During the period, the Group acquired 4,881,284 (2019: 3,945,258) of its own shares to hold in trust for consideration of £10m (2019: £9m), and utilised 551,491 (2019: 1,721,480) trust shares to satisfy awards under the Group's employee share plans.

 

Proceeds from exercise of share awards

The Group issued 8,532,407 (2019: 12,440,132) new shares to satisfy options exercised by employees during the period in respect of the Group's Share save schemes. Proceeds received on exercise of these shares amounted to £14m (2019: £20m) and these have been recognised as an addition to share capital and share premium in the period. In addition, the Group issued 28,166,736 (2019: nil) shares under the Group's Long Term Incentive Plan ('LTIP') scheme for nominal value.

 

Settlement of share awards

During the 52 weeks ended 2 February 2020, the Group has settled 551,491 of share options out of trust shares which have vested during the period net of tax. The Group paid the £2m (2019: £5m) in cash on behalf of the employees, rather than selling shares on the employees' behalf to settle the employee's tax liability on vesting of share options.

 

22.  Commercial income

Types of commercial income recognised by the Group and the recognition policies are:

 

Type of commercial income

Description

Recognition

Marketing and

advertising funding

Examples include income in respect of in-store and online marketing and point of sale, as well as funding for advertising.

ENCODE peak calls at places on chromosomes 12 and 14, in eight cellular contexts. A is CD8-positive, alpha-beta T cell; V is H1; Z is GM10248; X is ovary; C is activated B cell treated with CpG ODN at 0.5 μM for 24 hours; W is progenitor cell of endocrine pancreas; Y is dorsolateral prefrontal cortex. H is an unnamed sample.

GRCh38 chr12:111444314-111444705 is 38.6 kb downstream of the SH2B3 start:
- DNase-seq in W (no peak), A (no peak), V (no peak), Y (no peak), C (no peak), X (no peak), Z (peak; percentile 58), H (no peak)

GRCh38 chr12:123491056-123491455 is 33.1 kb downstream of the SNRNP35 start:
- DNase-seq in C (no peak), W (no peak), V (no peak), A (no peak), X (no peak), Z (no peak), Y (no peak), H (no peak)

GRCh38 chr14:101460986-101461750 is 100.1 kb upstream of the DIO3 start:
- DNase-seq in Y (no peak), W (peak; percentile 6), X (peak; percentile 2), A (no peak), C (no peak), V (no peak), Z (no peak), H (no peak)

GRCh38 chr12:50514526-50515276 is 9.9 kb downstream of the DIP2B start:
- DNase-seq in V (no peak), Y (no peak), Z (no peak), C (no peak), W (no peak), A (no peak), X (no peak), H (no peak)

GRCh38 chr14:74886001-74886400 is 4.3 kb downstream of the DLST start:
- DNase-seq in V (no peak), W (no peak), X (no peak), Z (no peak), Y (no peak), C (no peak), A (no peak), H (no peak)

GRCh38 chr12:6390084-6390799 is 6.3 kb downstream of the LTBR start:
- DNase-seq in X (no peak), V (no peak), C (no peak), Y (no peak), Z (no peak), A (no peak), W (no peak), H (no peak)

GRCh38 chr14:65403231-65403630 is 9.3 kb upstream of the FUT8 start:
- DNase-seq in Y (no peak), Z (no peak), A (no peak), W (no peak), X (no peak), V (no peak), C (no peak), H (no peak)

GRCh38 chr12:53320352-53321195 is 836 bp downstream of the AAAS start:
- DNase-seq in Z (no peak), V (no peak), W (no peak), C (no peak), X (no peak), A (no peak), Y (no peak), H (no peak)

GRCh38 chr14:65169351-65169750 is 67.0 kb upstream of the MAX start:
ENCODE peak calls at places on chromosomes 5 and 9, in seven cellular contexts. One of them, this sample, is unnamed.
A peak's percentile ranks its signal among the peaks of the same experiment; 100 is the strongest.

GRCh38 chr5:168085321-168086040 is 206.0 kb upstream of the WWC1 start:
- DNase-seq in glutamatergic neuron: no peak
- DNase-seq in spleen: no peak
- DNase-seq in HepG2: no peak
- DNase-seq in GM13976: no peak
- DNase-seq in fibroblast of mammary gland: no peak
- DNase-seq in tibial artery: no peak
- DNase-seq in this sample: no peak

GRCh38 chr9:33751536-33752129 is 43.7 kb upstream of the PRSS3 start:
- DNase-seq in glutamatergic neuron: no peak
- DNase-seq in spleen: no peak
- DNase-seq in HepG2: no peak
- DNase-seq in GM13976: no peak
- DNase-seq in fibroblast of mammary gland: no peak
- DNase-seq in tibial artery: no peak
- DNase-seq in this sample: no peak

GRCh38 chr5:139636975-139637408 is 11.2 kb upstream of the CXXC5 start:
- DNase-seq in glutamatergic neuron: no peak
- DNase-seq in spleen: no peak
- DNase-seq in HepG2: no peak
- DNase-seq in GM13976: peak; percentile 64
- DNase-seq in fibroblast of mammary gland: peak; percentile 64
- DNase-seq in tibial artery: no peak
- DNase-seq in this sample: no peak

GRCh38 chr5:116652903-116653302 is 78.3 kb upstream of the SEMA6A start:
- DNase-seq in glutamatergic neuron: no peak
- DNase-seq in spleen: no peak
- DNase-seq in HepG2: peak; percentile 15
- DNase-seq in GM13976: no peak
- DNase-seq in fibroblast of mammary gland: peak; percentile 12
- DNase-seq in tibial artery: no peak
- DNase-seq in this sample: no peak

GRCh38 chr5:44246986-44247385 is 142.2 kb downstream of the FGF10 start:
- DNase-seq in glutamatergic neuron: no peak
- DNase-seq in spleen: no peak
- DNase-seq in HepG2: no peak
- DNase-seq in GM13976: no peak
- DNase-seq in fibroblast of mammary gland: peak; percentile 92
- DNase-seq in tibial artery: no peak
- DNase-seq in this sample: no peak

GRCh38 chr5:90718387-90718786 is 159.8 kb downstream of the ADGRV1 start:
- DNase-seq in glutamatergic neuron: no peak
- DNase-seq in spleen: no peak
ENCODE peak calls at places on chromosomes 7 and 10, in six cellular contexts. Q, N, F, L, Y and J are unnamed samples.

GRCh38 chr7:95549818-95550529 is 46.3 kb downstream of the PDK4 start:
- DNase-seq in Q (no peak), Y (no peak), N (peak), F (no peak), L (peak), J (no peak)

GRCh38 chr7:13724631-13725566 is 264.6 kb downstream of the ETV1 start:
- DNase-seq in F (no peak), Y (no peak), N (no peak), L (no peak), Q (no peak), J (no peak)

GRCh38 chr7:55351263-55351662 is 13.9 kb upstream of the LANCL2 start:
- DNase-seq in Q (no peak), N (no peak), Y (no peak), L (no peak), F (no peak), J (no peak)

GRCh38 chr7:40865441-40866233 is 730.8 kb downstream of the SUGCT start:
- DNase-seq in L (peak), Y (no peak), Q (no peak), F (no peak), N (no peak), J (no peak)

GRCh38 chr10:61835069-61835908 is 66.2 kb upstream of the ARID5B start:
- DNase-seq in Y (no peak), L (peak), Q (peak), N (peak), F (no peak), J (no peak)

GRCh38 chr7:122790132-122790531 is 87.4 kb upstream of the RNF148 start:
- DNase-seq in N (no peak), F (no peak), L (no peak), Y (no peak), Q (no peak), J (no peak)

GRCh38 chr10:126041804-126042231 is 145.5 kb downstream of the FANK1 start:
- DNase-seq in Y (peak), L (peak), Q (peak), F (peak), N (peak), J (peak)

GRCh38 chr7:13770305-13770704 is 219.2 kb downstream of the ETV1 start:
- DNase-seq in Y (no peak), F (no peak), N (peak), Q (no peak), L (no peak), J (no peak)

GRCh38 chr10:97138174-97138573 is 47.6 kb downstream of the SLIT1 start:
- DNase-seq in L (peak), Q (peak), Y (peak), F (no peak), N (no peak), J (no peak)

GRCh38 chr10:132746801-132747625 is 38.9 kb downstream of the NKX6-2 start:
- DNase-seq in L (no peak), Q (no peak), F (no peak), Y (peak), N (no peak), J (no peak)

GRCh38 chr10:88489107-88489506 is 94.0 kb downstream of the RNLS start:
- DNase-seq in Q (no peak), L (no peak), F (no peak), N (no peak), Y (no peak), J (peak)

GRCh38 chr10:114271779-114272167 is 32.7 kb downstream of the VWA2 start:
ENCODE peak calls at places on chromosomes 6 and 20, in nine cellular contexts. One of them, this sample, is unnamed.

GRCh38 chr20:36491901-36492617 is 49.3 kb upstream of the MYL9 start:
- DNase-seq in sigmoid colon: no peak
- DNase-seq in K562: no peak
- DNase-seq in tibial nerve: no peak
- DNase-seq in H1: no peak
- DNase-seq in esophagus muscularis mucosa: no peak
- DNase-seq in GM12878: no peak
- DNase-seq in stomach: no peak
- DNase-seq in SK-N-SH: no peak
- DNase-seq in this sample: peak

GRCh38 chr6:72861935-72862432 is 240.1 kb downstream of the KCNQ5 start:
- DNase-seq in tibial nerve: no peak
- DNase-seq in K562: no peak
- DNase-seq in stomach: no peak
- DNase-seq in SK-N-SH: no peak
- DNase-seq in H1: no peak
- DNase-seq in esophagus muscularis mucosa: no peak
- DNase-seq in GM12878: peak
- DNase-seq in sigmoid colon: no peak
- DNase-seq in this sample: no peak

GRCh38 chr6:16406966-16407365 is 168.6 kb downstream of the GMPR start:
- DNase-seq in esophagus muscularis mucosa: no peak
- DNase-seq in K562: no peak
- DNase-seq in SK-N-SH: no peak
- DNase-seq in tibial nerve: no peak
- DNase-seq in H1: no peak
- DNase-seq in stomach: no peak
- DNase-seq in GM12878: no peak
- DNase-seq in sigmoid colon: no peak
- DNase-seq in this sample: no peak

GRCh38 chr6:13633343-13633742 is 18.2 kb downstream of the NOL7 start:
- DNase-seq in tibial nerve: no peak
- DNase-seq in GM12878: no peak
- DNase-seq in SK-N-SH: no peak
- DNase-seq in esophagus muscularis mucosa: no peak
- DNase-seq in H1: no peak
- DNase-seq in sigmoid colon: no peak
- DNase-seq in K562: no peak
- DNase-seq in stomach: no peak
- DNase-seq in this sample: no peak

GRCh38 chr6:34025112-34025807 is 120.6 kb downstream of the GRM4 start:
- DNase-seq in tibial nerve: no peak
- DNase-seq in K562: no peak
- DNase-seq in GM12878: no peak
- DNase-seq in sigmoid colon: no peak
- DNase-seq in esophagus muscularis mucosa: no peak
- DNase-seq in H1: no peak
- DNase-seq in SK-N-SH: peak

Income is recognised dependent on the terms of the specific supplier agreement in line with when performance obligations in the agreement are met. Income is invoiced once the performance conditions in the supplier agreement have been achieved.

Volume-based

rebates

Income earned by achieving volume or spend targets set by the supplier for specific products over specific periods.

Income is recognised through the year based on forecasts for expected sales or purchase volumes, informed by current performance, trends and the terms of the supplier agreement. Income is invoiced throughout the year in accordance with the specific supplier terms. In order to minimise any risk arising from estimation, supplier confirmations are also obtained to agree the final value to be recognised at year end.

 

The amounts recognised as a deduction from cost of sales relating to the two types of commercial income are detailed as follows:


2020

£m

2019

£m

Commercial income:



Marketing and advertising funding

78

51

Volume-based rebates

113

135

Total commercial income

191

186

 

23. Related party transactions

The Group's related party transactions in the period include the remuneration of the senior managers, and the Directors' emoluments and retirement benefit entitlements, share awards and share options as disclosed in the audited section of the Directors' remuneration report, which forms part of the Group's Annual Report and Financial Statements.

 

During the 52 weeks ended 2 February 2020, the Group received a dividend of £9m (2019: £7m) from MHE JVCo Limited. The Group has a 51.1% interest in MHE JVCo Limited.

 

24. Guarantees and contingent liabilities

Following the disposal of the land and building of its customer fulfilment centre at Dordon to a third party, the Group continues to guarantee the lease in respect of this site through until 2038. If the lessee were to default during the period of guarantee, their lease obligations could revert back to the Group under the terms of the guarantee and become a liability of the Group. Should the lessee default, the additional future commitment is estimated at up to £30m (2019: £31m).